But rather than calling these "favorites," I am simply calling out here those screenings I personally am especially looking forward to, whether for selfish reasons (e.g., a shorts program I am proud of) or because of special guests, or simply a beautiful film that should be seen on the big screen.
A reminder that the festival runs June 16-26, including a full week in the East Bay. And if a film you made, or are excited to see, isn't listed below, it's not because I don't love it. It's that I don't have room on this blog to reproduce the entire Frameline40 website!
Quirky comedies, sexy dramas
Among the 21 first-time features in this year's festival, Tom Brown's quirky comedy centers on the foibles of a lovelorn San Francisco man--a longtime HIV survivor--and his maddening interactions with a Kafkaesque health insurance bureaucracy. A wonderful cast including James Roday, Danny Glover, Robin Weigert and Khandi Alexander give a special shine to the Lower Haight and other out-of-the-way corners of the city. Look for a good showing of cast and crew at the world premiere.
After a jaw-dropping erotic first scene that would earn an X-rating if it hadn't been shot in free-wheeling Paris, this story of two guys' first encounter turns a surprising corner, as the guys head out on bikes into the dawn streets of Paris to discover who each other really is. Sexy, romantic, bold and very well executed.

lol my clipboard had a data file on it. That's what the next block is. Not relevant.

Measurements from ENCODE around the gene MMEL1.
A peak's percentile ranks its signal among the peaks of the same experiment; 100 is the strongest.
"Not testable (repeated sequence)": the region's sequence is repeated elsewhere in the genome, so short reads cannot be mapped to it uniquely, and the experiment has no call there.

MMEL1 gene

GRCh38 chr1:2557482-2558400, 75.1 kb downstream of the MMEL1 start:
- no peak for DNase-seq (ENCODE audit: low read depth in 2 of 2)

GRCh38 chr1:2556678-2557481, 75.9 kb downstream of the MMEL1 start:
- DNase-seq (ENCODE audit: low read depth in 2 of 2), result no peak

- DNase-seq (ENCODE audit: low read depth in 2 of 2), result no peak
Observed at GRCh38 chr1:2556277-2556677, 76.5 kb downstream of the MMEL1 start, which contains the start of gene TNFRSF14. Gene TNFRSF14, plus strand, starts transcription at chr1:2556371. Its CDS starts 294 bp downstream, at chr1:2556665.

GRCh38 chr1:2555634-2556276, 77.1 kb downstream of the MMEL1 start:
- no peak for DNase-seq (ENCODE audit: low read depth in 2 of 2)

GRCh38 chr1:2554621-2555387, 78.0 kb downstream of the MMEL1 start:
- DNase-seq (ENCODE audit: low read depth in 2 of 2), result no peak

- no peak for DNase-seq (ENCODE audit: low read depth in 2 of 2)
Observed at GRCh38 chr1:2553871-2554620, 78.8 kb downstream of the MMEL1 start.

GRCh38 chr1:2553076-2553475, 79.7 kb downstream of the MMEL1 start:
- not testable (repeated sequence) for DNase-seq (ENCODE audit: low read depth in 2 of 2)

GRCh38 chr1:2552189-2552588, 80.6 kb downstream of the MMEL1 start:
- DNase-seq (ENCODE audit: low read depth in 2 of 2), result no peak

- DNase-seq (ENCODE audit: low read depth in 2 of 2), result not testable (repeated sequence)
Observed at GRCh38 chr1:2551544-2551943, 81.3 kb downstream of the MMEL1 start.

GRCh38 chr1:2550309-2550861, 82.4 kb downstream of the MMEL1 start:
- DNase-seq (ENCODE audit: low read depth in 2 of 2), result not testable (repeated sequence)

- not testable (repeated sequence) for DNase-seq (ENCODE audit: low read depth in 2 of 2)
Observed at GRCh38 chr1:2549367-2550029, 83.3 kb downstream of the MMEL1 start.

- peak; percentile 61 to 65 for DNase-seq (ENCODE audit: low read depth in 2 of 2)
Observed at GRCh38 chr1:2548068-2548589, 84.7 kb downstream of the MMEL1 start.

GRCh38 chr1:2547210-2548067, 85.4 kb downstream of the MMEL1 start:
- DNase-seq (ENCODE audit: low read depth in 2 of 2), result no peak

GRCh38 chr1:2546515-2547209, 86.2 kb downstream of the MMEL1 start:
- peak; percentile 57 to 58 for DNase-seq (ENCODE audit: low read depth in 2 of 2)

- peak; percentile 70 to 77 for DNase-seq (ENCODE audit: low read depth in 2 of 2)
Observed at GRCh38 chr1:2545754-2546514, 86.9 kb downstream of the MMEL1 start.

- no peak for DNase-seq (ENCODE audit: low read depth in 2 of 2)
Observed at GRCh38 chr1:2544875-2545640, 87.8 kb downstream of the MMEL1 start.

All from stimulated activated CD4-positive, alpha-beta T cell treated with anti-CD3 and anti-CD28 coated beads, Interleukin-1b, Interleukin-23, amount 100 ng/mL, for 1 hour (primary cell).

Turn back the clock to the heady days of second-wave feminism in this 1970s romance set (once again!) in la belle France - what is it with the French and their incredibly sexy dramas? Here our heroines are grounded farm girl Delphine and firebrand bisexual Carole (Cécile de France).
Oh la la.
The picture-perfect lives of a Viennese couple take a disturbing turn that makes them question everything they thought they knew about themselves. This psychologically compelling portrait is pretty unforgettable - maybe that's why it won this year's Teddy Award in Berlin for best feature.
Feature dramas: Youth in focus
This exquisite new feature from French auteur André Téchiné looks at the rivalrous relationship between two teenagers living in a remote village in the French Pyrenees. The cinematography and landscapes are breathtaking (see it at the Castro!), and the story is an insightful foray into the turmoil of adolescence.
Three misfit high school girls in Sweden discover a magical plant that allows them to be transformed for short periods, werewolf-like, into boys...and they make the most of their adventure. This brilliantly realized fantastic tale has elements of both horror and humor, and ultimately is a quite poignant depiction of three young women's different experiences of gender identity.
Told from the point-of-view of a 13-year-old girl, Rara is the story of two moms in Chile who are raising their daughters while trying to shield them from both the judgments of their conservative town and the custody battle that is brewing with an ex-husband. Well written, acted and made.
Documentaries: Social Justice Issues to the Fore!
Our Opening Night film is an exuberant and politically engaged look at the current ballroom scene in New York City, centering on the lives and inspiring fierceness of talented voguers who are mainly queer and trans youth of color. Think of it as a savvy, contemporary update of Paris Is Burning for the age of #BlackLivesMatter.